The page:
RACINE — Jenny Ulbricht's life is full of adventure.
She has spent the last couple of years turning her hobby of coffee into a business, roasting her own beans at East View Coffee Roastery in Kenosha, 5706 6th Avenue.
It was an adventure in itself: She spent about $40,000 on equipment (a chunk of which was her savings) and taught herself to go from a coffee hobbyist to a professional.
But in the past, she's spent time plumbing in Antarctica, kayaking across Lake Superior and even trudging through vast trails in the Midwest. Her newest quest is in the City of Racine, offering warm cups of good coffee to the patrons at the Homeless Assistance Leadership Organization, Inc.
Everyone deserves coffee
Donating free coffee might be small beans for Ulbricht, but helping the community gives her just as much adrenaline and fulfillment as adventuring. Her partnership with HALO is just one of the partnerships in her company's Powering the Good program, which donates coffee to local charities and organizations.
Ulbricht began the partnership with HALO over the summer under the belief that "everyone deserves a good cup of coffee."
"It's a small gesture but it's part of my goal here with East View Coffee, is just to show up for the community and to do what I can," she said. Ulbricht, a Racine resident, drops off a few pounds of coffee every couple weeks to the patrons at HALO.
"It's hard. A lot of us are walking in with our mugs from our favorite coffee shop that we stopped at," said Holly Anderle, HALO's executive director, "when most of our guys and gals won't have the wherewithal to stop at a coffee shop and get … these special blends."
A good cup of coffee like the one Ulbricht provides can "make the difference between a really good day and a really rotten day," Anderle said.
Jo Gravitter, business operations administrator for HALO, Inc., said a cup of coffee can provide "a sense of normalcy."
A life of adventures
Ulbricht spent seven months on a plumbing job in the South Pole in 2001 after she graduated college; she was a geologist by trade before going into coffee. The job was a "one-time stint" at McMurdo Station, the largest research stations in Antarctica; Ulbricht wanted to try something new.
"I just packed up, drove out to Denver from living in Northern Wisconsin, and just tried my hand at it," Ulbricht said. Denver is a common jumping off point for those who are heading to the South Pole.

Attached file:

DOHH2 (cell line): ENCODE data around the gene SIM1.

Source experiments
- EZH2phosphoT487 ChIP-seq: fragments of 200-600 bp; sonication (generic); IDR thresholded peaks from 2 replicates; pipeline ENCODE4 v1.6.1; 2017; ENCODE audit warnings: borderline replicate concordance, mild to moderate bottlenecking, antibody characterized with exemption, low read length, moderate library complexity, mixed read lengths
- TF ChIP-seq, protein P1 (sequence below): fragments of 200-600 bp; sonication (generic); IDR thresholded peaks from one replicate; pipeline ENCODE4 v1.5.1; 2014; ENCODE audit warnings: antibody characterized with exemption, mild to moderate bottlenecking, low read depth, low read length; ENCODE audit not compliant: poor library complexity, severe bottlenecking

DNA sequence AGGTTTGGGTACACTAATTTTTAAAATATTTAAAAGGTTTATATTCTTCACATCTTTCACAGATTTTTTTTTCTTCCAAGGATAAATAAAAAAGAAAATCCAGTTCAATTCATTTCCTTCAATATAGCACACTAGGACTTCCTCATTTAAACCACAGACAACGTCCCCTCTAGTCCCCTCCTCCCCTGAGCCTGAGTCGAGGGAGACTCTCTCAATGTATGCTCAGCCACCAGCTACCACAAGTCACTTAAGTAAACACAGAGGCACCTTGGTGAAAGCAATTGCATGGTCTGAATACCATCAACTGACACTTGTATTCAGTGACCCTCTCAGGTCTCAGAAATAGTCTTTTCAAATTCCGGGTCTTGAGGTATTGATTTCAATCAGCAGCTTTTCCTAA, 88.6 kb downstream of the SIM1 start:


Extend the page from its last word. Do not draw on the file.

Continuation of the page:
Before taking the job up, Ulbricht only had about six months' experience in plumbing. At McMurdo Station, her job was to harvest water from underneath ice sheets that were about two miles deep.
At the time, there was internet, but she had very few ways to get connected to the outside world, like scheduled phone calls. "It was very isolating," she said. "It was a crazy place to work … just kind of a surreal place."
Shortly after her Antarctica expedition, she set out to kayak across Lake Superior as part of a fundraiser trip for Wilderness Inquiry, a nonprofit organization dedicated to helping people of all ages, backgrounds and abilities explore the natural world in shared adventures.
"I became the second woman — the first in the counterclockwise direction — to sea kayak around Lake Superior," Ulbricht said. It took her two months and she went with two other friends.
Ulbricht said what inspires her to be so adventurous outdoors is her "enjoyment and the personal growth and the satisfaction of what is given to me being able to go out into the wilderness."
She said she fundraised for WI because she believes everyone deserves that freeing experience of exploring the outdoors.
Passing it down
When Ulbricht delivered another supply of fresh coffee beans to HALO, her mother, Kathy Ulbricht, was in tow.
She said the most important thing for her and her husband, Robert, while raising Jenny was to provide her with "roots and wings."
"We wanted her to have a strong foundation, and to be able to reach out to others," Kathy, a former veterinarian, said of her daughter's generosity. She recalled when Jenny had spent one Christmas morning cleaning animal shelters.
Jenny said she had grown up with her parents' love of animals and the outdoors and their altruism as influences. "That was a big part of our life and a big part educationally coming up and in grade school."
And nowadays, she's instilling the same passions in her 8-year-old daughter, Betsy. Their adventures so far have been backpacking across Porcupine Mountains in Michigan, hiking at Bryce Canyon National Park in Utah and also kayaking in Lake Superior to name a few.
"We've even talked about walking the Ice Age Trail," Jenny said. The Ice Age Trail is a 1,200-mile trail stretching across Wisconsin. "She's ambitious. We'll see."